Outrage Peak

Words: Dan O’Neill

Twitter broke out in outrage this morning (and I’m starting to wonder if it’s for anything else at the minute) about The Summit’s announcement that they’re hiring 40 graduates ahead of their upcoming event. The catch - you need to have a first class honours degree from one of our Universities (TCD, UCD, UCC, NUI, DCU, or UL). To apply from an IT, you require an additional masters degree.

In short: a company that organises conferences around the subject of the web has a fairly crap hiring policy that they’ve made public. Even shorter: nothing happened of any interest to 99% of us.

I differ from many of you on twitter in that I have no problem with this policy. But I also, along with many of you, know that many smart and hard working people didn’t go to a university, or didn’t achieve a first class honours degree. Will the Summit miss some great candidates? Yes. Does having a first from a University guarantee they’ll be great candidates? Of course not.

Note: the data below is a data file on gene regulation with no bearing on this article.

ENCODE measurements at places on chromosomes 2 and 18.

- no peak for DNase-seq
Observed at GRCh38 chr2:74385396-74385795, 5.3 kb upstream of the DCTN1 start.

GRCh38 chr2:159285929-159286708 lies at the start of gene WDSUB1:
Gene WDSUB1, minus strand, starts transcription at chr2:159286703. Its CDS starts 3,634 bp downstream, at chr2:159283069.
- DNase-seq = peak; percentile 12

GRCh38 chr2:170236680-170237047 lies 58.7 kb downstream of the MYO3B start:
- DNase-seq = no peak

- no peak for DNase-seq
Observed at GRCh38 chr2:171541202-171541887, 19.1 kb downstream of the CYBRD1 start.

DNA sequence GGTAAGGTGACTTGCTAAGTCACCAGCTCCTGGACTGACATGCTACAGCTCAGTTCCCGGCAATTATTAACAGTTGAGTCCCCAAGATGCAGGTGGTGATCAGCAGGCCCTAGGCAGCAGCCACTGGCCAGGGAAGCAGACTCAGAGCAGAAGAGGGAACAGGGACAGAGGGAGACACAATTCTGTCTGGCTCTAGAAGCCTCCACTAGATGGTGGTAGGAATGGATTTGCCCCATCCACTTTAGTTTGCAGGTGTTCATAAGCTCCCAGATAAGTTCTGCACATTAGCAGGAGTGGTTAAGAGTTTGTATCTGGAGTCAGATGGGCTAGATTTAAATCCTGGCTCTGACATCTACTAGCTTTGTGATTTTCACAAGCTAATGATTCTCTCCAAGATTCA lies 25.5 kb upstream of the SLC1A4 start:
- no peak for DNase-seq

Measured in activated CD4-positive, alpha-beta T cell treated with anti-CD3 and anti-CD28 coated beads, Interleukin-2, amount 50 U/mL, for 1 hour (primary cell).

The number one complaint I saw is that this policy is somehow elitist or contains some class bias. Bull. Shit. I would love to see a breakdown of socio-economic groups in terms of grades but I’d be nothing short of stunned if it was heavily weighted towards the landed gentry. (Money helps, we all know this, but it is no substitute for talent, intelligence, and hard work.) I have to think that at worst it punishes those who didn’t live near a city with a University.

So, if working for The Summit was your goal in life - I would reassess your goals to be honest but if it was - it is an achievable goal. If you wanted to do a Masters degree in DIT, it would cost between 3,000 and 6,000 euro. Is this a large amount of money? Yes. Is it a large amount of money when you consider it’s for something worthwhile and going towards you meeting your goal in life of working for the Summit? No.

We’re very lucky here in Ireland that these are attainable goals.

Normally, I ignore a lot of the constant outrage and quickly unfollow or block those involved, but this time I have a bit of a problem - many of those complaining about this policy are people that I respect and like to see tweeting. However, for almost 100% of those complaining this is a non story. It doesn’t matter to their lives and will not interfere with their careers in any way. There are more worthwhile issues.

P.S. (Yes I get the irony of being outraged at the outrage.)

Got something to add, or something to complain about? Contact me on Twitter: @dan_oneill or email me dan.oneill@live.ie